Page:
Every year, All May See awards grants to Ophthalmology researchers to facilitate preliminary studies focused on novel approaches to discover the causes and treatments for a wide range of vision problems. In 2021, a total of $200,000 in award grants were provided for the following projects:
Project Title: National Eye Institute (NEI) Center Core Grant for Vision Research
Principal Investigator: Erik Ullian, PhD
Findings: The acquisition of a state-of-the-art Zeiss LSM900 Airyscan 2 confocal microscope was made possible with NEI funds and a generous gift from Don and Judy McCubbin. This microscope is crucial for the success of numerous NEI-funded projects. To ensure its optimal performance, the All May See grant funds the cost of two additional years of service contract to maintain the microscope in excellent condition.
Project Title: Elucidating Mechanisms of Visual Pathway Damage in Alzheimer’s Disease
Principal Investigator: Alexander Smith, PhD
Findings: The research discovered that amyloid beta peptides associated with Alzheimer’s Disease accumulate in the optic nerve and the sclera. These findings offer a novel mechanistic explanation for vision loss in Alzheimer’s disease. Dr. Smith intends to seek National Institutes of Health (NIH) funding to further this research in collaboration with the National Institute on Aging.
Project Title: Mechanisms of Retinal Degeneration in Alzheimer’s Disease-Related Dementias
Principal Investigators: Li Xuan Tan, PhD (Postdoctoral Fellow in the laboratory of Aparna Lakkaraju, PhD)
Findings: Dr. Tan’s investigation shed light on the mechanisms responsible for impaired visual function in frontotemporal dementia (FTD). The research discovered specific defects in energy production and metabolism in the tissue that nourishes and protects the retina, leading to inflammation and loss of the light-sensing cells of the eye, resulting in progressive visual deficits.
Project Title: Enabling Direct Correlation of Choroidal Blood Flow and Retinal Degeneration at the Single Vessel Level and Over Time Using Transscleral Multiphoton Microscopy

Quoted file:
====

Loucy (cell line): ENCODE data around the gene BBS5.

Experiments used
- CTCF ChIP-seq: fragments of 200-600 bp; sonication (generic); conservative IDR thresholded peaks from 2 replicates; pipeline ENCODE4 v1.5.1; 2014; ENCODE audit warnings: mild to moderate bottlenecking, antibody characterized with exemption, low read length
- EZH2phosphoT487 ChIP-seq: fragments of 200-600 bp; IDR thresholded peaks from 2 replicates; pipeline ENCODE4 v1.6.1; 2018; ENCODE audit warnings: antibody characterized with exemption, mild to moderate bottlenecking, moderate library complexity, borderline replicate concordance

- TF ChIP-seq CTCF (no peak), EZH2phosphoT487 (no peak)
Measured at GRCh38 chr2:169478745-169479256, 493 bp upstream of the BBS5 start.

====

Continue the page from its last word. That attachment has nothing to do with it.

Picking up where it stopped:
Principal Investigator: Henk Shang, PhD (Postdoctoral Fellow in the laboratory of Tyson Kim, MD, PhD)
Findings: The research team made significant progress in developing transscleral imaging and analytical methods to study changes in blood vessels within a genetic model of retinitis pigmentosa. Their findings revealed significant shrinking of blood vessels and diminished blood flow in diseased eyes, prompting further investigation into the correlation between these changes and the progression of retinal degeneration.
Project Title: Transcutaneous Orbicularis Oculi Stimulation for Temporary Eyelid Closure
Principal Investigators: Nailyn Rasool, MD (pictured) and Julie Schallhorn, MD, MS (not pictured here)
Findings: The principal investigators (PI‘s) successfully developed a prototype device in partnership with the Prototyping Lab at the Cleveland Veteran’s Administration Hospital. This prototype effectively induced temporary lid closure. The ability to induce lid closure will be extremely effective in patients with neurodegenerative conditions preventing lid closure as well as in patients with neurotrophic keratopathy. The goal is to prevent the development of thinning and ulceration of the cornea without permanent closure of the eyelid. The PI’s have also filed for intellectual property protection for this device design. Additionally, they established a connection with Israeli company Neurotrigger, who are working on a similar device to act as a blink pacer for patients with Bell’s palsy. Dr. Schallhorn joined their team as a consultant and aided in the development of plans to bring their device to the US, pending FDA approval.